Sunday, Aug 6: 4:00 PM - 5:50 PM
Metro Toronto Convention Centre
This work introduces a flexible and adaptive nonparametric method for estimating the association between multiple covariates and power spectra of multiple time series. The approach uses a Bayesian sum of trees model to capture complex dependencies and interactions between covariates and the power spectrum, which are often observed in biomedical studies. Local power spectra corresponding to terminal nodes within trees are estimated nonparametrically using Bayesian penalized linear splines. Trees are random and fit using a Bayesian backfitting MCMC algorithm that sequentially considers tree modifications via reversible-jump techniques. For high-dimensional covariates, a sparsity-inducing Dirichlet hyperprior on tree splitting proportions provides sparse estimation of covariate effects and efficient variable selection. By averaging over the posterior distribution of trees, the proposed method can recover both smooth and abrupt changes in the power spectrum across multiple covariates. The proposed methodology is used to study gait maturation in young children by evaluating age-related changes in power spectra of stride interval time series in the presence of other covariates.
multiple time series
reversible jump Markov Chain Monte Carlo
Interval estimation for the difference between effect measures is commonly used in various applications. The method of variance estimates recovery (MOVER) is a useful method for constructing the confidence interval of the difference between effect measures. The interval estimation with missing data has been widely studied in recent years, as missing values can occur during data collection. In this study, we propose two proper multiple imputation procedures for the MOVER to estimate the confidence intervals for the difference of the binomial proportions, not only for missing at random but also for missing not at random. A simulation study shows that the coverage probabilities of the proposed intervals are closer to the nominal level than the existing intervals in most cases. These multiple imputation confidence intervals are illustrated with a real data example.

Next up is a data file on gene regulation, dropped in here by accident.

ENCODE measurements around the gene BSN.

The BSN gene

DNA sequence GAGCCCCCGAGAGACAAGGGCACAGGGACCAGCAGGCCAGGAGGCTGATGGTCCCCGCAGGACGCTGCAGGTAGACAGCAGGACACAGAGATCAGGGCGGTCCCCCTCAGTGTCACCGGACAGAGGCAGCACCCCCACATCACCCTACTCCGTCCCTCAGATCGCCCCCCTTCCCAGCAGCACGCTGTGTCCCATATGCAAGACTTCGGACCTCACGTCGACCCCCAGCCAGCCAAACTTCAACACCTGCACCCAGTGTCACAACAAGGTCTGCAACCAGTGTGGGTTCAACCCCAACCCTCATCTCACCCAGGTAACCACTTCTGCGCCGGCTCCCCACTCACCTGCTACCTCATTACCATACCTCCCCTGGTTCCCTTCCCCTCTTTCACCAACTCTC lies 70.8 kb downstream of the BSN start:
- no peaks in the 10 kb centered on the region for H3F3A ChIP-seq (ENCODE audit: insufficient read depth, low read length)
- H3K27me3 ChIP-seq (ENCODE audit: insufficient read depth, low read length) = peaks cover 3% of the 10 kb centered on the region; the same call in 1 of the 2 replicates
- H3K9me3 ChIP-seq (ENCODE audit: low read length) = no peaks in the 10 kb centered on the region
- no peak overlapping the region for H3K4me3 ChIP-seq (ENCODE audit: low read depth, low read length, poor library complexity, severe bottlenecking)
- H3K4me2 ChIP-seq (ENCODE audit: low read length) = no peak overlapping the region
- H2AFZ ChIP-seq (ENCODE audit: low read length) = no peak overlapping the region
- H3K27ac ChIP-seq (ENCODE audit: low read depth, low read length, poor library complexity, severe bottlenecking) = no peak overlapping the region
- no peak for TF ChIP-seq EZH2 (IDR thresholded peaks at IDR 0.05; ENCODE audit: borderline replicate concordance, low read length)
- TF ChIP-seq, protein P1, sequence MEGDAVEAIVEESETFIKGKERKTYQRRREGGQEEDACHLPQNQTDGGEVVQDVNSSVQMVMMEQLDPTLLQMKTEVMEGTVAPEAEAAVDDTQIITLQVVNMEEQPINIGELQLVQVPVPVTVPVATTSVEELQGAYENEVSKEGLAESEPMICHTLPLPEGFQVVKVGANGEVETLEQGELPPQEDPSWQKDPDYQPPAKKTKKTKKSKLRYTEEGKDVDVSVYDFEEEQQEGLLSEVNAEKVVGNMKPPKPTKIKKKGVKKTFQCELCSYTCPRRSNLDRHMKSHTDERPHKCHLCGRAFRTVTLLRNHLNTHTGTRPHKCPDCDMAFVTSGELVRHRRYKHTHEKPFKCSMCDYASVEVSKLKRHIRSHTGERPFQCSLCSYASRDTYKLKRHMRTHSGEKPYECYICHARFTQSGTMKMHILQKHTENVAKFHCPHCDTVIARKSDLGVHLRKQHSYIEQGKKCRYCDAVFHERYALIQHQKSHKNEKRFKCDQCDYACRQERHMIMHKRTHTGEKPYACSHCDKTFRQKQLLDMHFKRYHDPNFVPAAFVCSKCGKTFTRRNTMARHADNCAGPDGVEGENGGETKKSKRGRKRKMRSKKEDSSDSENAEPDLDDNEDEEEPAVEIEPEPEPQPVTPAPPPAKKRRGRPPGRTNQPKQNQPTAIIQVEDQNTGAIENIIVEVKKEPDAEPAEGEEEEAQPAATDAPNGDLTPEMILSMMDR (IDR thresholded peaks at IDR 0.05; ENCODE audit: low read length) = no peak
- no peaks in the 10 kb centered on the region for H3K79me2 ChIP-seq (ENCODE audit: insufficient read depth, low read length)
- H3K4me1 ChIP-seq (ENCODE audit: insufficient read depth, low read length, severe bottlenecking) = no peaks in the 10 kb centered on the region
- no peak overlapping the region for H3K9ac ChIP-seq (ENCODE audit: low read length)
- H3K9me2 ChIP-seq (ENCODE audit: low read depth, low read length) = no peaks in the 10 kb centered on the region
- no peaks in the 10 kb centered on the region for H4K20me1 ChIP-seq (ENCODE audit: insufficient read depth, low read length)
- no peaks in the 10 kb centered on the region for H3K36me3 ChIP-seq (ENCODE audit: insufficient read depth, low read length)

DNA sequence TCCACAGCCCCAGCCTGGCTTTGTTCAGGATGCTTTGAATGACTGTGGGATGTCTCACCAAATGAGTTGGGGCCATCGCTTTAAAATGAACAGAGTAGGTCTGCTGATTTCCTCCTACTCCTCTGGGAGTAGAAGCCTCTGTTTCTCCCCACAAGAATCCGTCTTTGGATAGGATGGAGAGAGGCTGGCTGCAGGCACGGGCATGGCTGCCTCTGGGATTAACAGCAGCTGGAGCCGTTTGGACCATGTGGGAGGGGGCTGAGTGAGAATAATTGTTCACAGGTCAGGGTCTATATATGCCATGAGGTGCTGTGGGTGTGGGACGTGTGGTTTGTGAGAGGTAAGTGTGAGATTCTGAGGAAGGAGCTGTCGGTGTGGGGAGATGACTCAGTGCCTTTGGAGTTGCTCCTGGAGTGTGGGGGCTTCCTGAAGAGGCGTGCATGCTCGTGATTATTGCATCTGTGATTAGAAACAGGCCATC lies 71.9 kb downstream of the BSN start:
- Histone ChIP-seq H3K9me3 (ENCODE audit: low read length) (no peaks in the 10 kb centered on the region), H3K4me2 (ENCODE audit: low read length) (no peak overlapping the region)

Missing not at random
Graphical and sparse covariance models have found widespread use due to their immediate appeal in modern sample-starved high dimensional applications. A part of their wide appeal stems from the significantly low sample sizes required for the existence of maximum and pseudo-likelihood estimators, especially in comparison with the classical full covariance model. For undirected Gaussian graphical models, the minimum sample size required for the existence of MLEs had been an open question since their introduction in the late '70s, and has been recently settled. The very same question for pseudo-likelihood estimators has remained unsolved ever since their introduction in the '70s. Pseudo-likelihood estimators have recently received renewed attention as they impose fewer restrictive assumptions and have better computational tractability, improved statistical performance, and appropriateness in modern high dimensional applications, thus renewing interest in this longstanding problem. In this work, we undertake a comprehensive study of this open problem within the context of pseudo-likelihood methods proposed in the literature.